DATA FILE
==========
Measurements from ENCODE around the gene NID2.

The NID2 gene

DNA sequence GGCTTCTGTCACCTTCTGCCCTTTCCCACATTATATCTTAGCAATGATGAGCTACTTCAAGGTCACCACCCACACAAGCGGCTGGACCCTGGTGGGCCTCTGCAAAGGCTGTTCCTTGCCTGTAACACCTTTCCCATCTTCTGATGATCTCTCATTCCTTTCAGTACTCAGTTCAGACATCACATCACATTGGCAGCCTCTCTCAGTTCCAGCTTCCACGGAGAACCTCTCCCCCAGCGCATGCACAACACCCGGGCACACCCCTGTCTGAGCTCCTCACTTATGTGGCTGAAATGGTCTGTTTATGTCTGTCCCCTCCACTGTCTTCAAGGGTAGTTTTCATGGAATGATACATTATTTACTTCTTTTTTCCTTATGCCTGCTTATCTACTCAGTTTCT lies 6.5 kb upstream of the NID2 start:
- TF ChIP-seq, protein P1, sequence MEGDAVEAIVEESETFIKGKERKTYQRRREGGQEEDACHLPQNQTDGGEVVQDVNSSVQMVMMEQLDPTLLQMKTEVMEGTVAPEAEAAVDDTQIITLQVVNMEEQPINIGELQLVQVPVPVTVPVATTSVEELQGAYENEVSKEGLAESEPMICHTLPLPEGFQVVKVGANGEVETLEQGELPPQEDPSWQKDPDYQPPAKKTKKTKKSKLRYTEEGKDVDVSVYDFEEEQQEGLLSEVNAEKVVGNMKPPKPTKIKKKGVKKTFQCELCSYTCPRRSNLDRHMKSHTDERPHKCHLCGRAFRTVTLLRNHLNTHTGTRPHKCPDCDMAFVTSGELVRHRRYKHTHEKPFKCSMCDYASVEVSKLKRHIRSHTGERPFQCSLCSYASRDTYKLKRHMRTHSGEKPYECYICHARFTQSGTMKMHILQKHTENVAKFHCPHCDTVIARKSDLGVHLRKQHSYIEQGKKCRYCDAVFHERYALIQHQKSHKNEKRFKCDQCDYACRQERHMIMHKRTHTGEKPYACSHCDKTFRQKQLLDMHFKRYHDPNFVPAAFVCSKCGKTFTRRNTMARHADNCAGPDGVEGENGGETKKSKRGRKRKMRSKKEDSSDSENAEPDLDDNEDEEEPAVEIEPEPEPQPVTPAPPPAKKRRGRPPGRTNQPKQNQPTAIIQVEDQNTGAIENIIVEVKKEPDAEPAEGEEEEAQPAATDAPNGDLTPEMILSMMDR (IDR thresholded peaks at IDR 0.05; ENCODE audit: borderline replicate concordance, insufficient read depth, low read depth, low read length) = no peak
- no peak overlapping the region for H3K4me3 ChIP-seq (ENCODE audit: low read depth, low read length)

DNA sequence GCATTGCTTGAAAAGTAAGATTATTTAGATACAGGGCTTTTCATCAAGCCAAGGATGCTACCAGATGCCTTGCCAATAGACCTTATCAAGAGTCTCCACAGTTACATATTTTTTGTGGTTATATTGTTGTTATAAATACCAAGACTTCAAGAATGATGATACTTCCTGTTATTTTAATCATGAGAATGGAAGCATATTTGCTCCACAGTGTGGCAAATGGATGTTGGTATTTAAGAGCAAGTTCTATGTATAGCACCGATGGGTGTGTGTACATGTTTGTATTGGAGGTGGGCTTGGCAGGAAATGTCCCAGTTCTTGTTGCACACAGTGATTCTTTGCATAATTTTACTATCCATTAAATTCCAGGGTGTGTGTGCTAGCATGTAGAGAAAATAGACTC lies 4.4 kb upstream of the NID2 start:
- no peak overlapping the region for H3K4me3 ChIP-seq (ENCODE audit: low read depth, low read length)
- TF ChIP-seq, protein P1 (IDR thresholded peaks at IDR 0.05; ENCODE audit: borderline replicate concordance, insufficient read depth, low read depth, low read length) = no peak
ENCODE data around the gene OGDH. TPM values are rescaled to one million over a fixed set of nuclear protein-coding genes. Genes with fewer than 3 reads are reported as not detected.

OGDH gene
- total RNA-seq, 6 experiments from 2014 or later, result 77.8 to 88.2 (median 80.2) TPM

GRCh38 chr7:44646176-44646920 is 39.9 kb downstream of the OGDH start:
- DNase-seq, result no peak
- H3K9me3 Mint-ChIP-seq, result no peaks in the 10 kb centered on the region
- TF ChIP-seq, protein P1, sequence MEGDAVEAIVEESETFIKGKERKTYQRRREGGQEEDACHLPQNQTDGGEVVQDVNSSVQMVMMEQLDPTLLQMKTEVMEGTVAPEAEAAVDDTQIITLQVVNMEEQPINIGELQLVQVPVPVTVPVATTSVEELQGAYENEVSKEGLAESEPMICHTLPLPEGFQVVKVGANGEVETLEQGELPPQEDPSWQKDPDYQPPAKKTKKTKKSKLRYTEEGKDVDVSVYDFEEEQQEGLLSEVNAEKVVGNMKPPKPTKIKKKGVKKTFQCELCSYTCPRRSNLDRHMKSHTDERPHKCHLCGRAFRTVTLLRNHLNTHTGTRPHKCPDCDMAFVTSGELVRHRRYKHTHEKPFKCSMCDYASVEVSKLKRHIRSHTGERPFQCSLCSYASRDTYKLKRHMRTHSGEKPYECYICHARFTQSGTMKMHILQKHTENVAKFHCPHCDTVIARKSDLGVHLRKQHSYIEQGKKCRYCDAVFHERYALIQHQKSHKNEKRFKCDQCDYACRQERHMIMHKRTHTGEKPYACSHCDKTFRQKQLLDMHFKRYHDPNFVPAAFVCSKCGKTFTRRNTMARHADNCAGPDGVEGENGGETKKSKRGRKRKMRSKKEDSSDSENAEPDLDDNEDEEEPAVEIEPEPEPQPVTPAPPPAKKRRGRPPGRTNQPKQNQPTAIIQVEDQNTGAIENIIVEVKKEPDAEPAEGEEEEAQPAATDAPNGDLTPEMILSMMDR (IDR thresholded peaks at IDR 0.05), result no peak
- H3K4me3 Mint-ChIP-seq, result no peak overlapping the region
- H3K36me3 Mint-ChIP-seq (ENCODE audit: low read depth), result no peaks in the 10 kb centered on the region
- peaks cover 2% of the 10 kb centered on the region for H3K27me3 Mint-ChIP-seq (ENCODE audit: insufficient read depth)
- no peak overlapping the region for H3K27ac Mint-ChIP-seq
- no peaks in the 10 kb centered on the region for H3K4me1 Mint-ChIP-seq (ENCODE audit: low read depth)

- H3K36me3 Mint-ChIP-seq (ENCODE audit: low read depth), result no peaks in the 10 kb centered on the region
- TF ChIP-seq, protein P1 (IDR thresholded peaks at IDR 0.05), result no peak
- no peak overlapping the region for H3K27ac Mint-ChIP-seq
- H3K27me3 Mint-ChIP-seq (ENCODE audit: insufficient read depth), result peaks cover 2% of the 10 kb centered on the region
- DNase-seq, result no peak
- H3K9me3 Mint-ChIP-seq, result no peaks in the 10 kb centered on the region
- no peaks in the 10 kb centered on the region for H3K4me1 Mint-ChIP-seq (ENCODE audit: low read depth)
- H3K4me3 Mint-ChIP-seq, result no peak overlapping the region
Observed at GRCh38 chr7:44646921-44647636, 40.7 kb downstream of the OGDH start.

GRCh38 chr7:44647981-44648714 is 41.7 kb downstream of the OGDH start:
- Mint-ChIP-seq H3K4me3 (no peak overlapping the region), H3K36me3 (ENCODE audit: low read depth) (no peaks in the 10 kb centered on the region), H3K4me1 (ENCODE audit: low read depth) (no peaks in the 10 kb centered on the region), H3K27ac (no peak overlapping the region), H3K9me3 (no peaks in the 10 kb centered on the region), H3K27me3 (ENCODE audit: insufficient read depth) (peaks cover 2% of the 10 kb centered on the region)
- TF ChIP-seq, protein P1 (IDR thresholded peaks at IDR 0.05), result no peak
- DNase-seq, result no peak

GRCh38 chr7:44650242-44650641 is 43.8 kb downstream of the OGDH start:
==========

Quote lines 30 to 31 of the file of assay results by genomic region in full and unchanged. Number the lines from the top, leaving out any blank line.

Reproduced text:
GRCh38 chr7:44647981-44648714 is 41.7 kb downstream of the OGDH start:
- Mint-ChIP-seq H3K4me3 (no peak overlapping the region), H3K36me3 (ENCODE audit: low read depth) (no peaks in the 10 kb centered on the region), H3K4me1 (ENCODE audit: low read depth) (no peaks in the 10 kb centered on the region), H3K27ac (no peak overlapping the region), H3K9me3 (no peaks in the 10 kb centered on the region), H3K27me3 (ENCODE audit: insufficient read depth) (peaks cover 2% of the 10 kb centered on the region)